Police and PTSD

Ottawa police constable Syd A. Gravel shot and killed an armed robbery suspect in 1987 while trying to protect his rookie partner. In 56 seconds his life changed forever.  Although he went on to accumulate 31 years of service and a promotion to Staff Sergeant, Gravel struggled with post-traumatic stress disorder (PTSD).

Gravel had one piece of advice from a Detective Sergeant who’d shot a guy earlier in his career: “Stay away from Johnnie and Jack,” (i.e., Johnnie Walker and Jack Daniels). Like other officers, he’d used alcohol to suppress the feelings associated with the trauma. The culture was and is to suck it up and get back to work.

A year after the shooting, Syd Gravel, the Detective Sergeant, and five other police officers established Robin’s Blue Circle, a peer support group led by Dr. Pierre Turgeon, psychologist, from the University of Ottawa. Since then officers across Canada have joined the group. Syd described one new member’s reaction upon walking into a meeting. He counted 20 around the table and said, “This is one hell of a club you have here. It’s very expensive to join.”

When Gravel retired in 2009, the Ottawa Police Chief asked for his thoughts on his career. Syd told him that every day for 22 years he’d been in deadly fear he’d have to use his gun.

Does 56 seconds of hell have to result in a PTSD life sentence? For Gravel it was a long road back to a normal state of mind, and he still suffers from some effects of PTSD. He tells his story in his new book 56 Seconds.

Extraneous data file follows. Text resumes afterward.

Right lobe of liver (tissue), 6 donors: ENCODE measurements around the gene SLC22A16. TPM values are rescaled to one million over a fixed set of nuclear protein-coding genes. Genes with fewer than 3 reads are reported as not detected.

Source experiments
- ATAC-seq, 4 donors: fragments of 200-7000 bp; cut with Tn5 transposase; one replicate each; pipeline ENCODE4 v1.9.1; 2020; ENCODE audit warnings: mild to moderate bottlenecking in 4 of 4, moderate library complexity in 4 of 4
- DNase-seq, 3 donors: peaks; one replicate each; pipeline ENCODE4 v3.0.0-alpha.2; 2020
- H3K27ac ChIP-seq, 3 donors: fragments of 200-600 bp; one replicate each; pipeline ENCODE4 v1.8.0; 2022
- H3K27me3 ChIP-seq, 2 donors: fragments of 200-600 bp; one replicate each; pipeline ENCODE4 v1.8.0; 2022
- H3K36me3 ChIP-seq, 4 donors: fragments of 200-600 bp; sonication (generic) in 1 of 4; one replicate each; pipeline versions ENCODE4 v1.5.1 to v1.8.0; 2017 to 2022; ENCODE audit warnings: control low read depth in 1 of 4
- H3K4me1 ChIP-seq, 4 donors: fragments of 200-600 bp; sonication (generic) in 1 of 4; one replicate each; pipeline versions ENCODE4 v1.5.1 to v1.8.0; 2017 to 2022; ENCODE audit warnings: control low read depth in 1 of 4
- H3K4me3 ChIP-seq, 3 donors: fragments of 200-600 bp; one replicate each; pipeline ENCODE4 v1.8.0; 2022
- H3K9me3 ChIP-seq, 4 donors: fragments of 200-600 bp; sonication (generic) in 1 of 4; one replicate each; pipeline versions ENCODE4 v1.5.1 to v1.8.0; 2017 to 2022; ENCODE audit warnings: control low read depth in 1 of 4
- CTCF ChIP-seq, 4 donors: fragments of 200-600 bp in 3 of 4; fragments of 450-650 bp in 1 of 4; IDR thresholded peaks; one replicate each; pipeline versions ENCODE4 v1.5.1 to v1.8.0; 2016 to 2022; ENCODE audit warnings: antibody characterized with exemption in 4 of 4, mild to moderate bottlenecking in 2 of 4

Gravel spoke to Capital Crime Writers about the lack of psychological support for Canadian police officers with PTSD. Female officers have it even harder than the men, he said: “They don’t want to appear weak.” Some officers will avoid colleagues who share their feelings.

What’s the answer? Gravel said that police officers have to commit to maintain their mental health the way they do their physical health. However he doesn’t know of any programs led by Canadian police associations for their members. The officer has to find help on his or her own initiative.

I have a special interest in PTSD and know that a new tool is available but not yet widely known. Emotional Freedom Techniques (EFT) is a simple but fast and effective therapy that is gaining traction with psychologists and psychotherapists. EFT is also known as Energy Psychology or simply Tapping.

Dr. Dawson Church explains on YouTube the clinical and biological reasons why EFT is effective.

Dr. David Feinstein, clinical psychologist, is doing research to validate EFT effectiveness in treating US veterans’ PTSD.

Meanwhile, anyone can learn and practice EFT via YouTube videos, through a website or in person at a course.

PTSD sufferers: ask your psychotherapist or psychologist if they have EFT training.


Leave a Reply

Your email address will not be published. Required fields are marked *